You’re not that important -Blog Post 6

If my childhood really was abusive, why is there no support or help for me? I have approached my doctor, and we are agreed that I need some psychotherapy to give me tools to understand how to deal with what I am recalling and realising about my past. I have been informed that there are no therapists available on the NHS with experience in dealing with abusive cults. I will be referred to a therapist who deals with childhood abuse and trauma. This is understandable and ok, but it will apparently take months for me to be given an initial appointment. (EDIT: I now know that my doctor lied to me. He never, ever believed me. His report suggested I am ‘suffering from delusions’. See Blog Post 15 to understand what he did).

I am extremely distressed but not suicidal so I do not need to be admitted to hospital. There are 27 organisations in the county in which I live which offer support for adult survivors of childhood abuse.

I contacted each and every one.

CARA, NAPAC, Rape Crisis, Choices Counselling, STEP UP, SupportLINE, HAVOCA, Samaritans, Mind, Survivors Trust, Health in Mind, Aurora, Boarding Survivors, CEOP, Childline, Mosac, Lucy Faithful, NSPCC, PODS, RASAC, Safeline, Mankind, Survivors in Transition, The Change Project, Stonewall, Gallop.

I was not eligible for help from 26 of them for the following reasons:

I do not have a partner, I refused to say I was suicidal, I do not have a dissociative disorder, I did not attend boarding school, I am not in the ‘right’ area, I am an atheist (not a Christian), I am not a man, I am not a child, I had not experienced rape, I could not say definitively that I had experienced sexual abuse as I am unclear how to categorise some things that happened, I have not experienced sexual violence, I am not a parent, I am not ‘at risk’, I am not currently at risk of physical violence from a 2nd party, I cannot pay for treatment, I am not gay, lesbian, bi-sexual or transgender, I am ‘not suitable’ for services offered, only ‘faceless, anonymous’ support offered via ‘phone or online forum.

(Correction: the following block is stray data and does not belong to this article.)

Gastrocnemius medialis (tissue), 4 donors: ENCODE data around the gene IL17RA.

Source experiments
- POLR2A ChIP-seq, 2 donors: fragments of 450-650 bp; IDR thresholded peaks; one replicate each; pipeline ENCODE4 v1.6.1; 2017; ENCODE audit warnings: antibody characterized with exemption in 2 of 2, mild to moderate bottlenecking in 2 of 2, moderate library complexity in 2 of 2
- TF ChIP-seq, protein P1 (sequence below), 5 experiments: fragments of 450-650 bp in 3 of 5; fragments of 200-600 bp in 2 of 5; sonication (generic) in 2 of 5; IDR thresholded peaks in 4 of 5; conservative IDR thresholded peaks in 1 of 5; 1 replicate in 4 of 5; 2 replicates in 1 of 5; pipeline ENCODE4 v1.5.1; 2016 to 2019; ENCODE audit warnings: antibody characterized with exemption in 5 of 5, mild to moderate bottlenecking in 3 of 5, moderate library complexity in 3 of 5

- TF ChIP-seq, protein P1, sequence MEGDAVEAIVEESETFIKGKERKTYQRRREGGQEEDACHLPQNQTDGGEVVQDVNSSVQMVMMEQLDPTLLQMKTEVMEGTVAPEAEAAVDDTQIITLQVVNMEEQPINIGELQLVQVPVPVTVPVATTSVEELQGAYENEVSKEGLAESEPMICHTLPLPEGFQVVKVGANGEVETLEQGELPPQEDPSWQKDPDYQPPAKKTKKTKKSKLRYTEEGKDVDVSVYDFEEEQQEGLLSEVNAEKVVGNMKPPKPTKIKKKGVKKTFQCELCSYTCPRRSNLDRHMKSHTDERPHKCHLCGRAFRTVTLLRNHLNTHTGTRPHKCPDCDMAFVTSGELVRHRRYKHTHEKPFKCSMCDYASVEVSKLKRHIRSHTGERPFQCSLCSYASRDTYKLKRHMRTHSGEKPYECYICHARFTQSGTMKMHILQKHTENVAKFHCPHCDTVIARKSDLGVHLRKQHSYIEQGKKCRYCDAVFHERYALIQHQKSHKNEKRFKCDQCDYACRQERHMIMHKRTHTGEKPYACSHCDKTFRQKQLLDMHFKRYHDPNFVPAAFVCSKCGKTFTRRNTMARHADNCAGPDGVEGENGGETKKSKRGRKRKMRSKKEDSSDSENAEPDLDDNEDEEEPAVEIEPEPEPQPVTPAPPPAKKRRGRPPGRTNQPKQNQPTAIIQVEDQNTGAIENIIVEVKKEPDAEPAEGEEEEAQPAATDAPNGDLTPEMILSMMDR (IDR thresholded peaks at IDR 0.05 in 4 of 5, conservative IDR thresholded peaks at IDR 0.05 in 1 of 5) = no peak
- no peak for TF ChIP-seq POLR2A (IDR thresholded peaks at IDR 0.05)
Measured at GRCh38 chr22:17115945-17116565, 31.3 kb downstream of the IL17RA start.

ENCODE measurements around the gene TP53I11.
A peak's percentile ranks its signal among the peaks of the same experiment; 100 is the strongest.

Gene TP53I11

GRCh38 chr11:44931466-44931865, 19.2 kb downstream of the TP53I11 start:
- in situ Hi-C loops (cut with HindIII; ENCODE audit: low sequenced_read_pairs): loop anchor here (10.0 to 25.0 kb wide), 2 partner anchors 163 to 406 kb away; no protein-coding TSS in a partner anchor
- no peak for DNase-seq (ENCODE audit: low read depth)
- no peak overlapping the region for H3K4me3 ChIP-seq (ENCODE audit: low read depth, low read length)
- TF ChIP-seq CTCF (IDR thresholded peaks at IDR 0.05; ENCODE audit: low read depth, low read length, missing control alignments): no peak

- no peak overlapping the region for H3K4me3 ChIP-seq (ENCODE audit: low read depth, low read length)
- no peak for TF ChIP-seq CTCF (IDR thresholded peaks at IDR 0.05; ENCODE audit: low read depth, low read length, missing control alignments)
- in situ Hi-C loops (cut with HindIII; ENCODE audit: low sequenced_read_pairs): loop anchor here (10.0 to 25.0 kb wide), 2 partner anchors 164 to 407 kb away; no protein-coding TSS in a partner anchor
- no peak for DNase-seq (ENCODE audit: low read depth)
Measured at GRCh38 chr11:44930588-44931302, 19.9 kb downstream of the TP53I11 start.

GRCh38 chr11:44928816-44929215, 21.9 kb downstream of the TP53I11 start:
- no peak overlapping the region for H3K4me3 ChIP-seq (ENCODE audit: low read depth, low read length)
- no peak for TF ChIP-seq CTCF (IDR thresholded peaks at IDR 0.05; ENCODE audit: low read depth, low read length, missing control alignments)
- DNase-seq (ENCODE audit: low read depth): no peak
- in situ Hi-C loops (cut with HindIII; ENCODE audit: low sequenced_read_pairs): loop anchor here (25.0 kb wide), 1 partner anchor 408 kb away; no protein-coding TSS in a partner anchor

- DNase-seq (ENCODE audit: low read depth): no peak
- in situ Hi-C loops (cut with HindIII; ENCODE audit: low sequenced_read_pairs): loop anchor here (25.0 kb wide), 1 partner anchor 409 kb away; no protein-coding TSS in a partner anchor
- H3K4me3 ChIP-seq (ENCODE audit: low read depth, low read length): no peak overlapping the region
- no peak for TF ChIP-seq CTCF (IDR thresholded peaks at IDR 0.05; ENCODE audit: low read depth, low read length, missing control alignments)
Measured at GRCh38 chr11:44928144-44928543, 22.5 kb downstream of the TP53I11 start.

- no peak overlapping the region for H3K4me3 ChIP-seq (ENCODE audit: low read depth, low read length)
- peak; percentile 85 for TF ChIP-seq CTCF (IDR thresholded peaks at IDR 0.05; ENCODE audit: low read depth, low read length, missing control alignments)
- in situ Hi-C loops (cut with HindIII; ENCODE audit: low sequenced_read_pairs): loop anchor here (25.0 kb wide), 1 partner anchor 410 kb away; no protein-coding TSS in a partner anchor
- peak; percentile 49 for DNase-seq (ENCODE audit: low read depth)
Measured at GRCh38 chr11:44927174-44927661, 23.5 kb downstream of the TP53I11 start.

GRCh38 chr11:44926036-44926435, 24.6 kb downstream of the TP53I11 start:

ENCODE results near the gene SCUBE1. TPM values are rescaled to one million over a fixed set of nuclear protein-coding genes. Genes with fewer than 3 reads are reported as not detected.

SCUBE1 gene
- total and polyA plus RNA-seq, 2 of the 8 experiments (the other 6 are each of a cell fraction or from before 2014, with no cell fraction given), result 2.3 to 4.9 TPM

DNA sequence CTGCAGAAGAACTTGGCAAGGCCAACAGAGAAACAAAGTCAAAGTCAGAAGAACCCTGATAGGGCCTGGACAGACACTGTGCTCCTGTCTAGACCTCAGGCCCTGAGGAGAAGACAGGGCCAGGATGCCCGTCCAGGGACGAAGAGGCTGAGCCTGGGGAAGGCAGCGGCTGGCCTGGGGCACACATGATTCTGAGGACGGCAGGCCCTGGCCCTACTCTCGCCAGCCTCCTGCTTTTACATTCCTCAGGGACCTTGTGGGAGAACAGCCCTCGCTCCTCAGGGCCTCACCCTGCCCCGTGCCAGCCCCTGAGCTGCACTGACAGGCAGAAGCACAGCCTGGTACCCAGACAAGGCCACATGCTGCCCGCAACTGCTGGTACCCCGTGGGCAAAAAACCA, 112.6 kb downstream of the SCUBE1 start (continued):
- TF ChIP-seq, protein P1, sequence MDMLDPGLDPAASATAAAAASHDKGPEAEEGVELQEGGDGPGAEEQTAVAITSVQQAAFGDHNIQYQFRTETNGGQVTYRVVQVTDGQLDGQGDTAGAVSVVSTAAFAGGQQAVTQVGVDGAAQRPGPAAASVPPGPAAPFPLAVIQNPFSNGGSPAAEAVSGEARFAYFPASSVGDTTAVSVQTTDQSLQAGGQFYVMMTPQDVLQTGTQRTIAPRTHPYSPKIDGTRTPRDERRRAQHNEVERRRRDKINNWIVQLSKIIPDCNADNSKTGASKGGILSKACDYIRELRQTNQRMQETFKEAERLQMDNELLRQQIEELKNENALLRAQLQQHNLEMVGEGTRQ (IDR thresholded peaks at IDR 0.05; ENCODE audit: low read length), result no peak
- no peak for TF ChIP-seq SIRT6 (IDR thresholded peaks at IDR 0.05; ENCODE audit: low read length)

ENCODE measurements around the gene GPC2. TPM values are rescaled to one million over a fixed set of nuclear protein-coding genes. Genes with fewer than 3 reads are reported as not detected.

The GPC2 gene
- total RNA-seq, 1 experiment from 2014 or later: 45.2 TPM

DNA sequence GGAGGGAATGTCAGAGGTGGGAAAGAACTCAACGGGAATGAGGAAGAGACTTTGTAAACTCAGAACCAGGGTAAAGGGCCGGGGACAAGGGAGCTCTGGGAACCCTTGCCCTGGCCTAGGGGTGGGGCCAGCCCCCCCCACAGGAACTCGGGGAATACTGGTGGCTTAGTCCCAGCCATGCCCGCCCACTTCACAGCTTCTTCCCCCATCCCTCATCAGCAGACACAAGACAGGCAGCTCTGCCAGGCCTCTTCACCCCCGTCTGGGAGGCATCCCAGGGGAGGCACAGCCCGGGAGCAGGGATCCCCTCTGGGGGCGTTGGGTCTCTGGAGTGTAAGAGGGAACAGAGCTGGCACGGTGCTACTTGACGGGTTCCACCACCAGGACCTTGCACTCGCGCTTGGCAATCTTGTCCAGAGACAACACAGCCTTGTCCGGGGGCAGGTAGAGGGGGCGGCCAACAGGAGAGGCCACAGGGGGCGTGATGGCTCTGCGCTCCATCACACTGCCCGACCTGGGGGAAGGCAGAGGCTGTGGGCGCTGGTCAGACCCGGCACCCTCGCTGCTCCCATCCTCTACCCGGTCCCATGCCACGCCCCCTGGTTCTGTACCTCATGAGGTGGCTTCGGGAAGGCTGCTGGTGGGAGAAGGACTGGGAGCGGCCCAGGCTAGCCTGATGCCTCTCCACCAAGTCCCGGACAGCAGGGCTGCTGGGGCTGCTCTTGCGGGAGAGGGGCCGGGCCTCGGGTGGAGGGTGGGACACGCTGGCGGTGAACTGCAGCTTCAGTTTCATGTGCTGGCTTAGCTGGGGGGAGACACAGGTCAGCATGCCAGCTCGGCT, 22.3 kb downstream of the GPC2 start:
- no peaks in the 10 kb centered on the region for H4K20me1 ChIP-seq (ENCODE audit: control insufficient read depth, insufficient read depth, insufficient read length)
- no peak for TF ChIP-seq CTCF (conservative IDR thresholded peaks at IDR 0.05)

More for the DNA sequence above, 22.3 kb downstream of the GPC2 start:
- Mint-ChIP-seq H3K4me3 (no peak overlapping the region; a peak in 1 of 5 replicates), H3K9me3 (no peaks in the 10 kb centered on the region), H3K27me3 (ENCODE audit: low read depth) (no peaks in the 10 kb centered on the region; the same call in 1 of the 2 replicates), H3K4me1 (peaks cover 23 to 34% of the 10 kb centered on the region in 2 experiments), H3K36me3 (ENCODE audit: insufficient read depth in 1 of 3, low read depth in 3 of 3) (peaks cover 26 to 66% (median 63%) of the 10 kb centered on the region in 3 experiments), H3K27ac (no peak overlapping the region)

The 1 organisation remaining was Victim Support. I telephoned, spent 45 minutes talking to someone, they took my details and advised there was a 6 week waiting list for support, and the case would be referred.

My adult brain understands that the health service and other support services in this country are stretched. But my ‘child’ brain is whispering that I do not deserve help as much as other people who had more ‘important’ types of abuse. Which means my childhood can’t have been that bad, doesn’t it? This is reinforced by the amount of services for rape/sexual abuse and lack for other types. If I won’t say I was sexually abused then I should be able to bear my hurt and pain alone.

A memory today was of something my mum used to say all the time, ‘No-one’s looking at you, you’re not that important’. She would tell me this constantly. And she’s right. I’ve asked for help, I’m trying to help myself. But no-one is looking at me.

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2 Responses to You’re not that important -Blog Post 6

  1. Anonymous says:

    It likely would take more than the words of a complete stranger to make you feel better, but know that EVERYONE is important. Some for good reasons, others for worse, but you ARE important. Don’t let the manipulation of Jehovah’s Witnesses curse you further. They’ve taken one of my friends. I would hate to see it be the death of another.
    With love, an Anonymous viewer.


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